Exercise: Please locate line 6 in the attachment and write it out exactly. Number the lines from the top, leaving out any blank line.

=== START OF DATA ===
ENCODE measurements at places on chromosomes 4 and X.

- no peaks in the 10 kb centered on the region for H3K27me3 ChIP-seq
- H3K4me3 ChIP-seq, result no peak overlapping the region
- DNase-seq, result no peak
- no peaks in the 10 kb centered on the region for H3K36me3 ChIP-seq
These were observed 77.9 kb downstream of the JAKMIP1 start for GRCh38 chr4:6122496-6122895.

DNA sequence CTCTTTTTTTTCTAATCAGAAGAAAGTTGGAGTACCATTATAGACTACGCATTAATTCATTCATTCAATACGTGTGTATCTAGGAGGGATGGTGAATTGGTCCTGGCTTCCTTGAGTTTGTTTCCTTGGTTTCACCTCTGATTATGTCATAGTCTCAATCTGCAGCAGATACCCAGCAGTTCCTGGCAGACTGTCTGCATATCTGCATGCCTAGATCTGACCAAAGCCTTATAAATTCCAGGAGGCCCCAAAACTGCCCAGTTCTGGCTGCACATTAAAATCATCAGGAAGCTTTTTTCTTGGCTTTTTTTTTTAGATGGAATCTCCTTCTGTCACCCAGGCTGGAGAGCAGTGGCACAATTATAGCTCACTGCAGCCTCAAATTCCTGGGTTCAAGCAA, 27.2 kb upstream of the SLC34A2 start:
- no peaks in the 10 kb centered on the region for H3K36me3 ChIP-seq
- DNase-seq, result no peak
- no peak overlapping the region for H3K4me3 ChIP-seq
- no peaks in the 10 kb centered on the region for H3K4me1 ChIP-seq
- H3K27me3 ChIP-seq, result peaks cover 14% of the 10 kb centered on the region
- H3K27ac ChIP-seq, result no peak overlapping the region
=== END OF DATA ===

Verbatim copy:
These were observed 77.9 kb downstream of the JAKMIP1 start for GRCh38 chr4:6122496-6122895.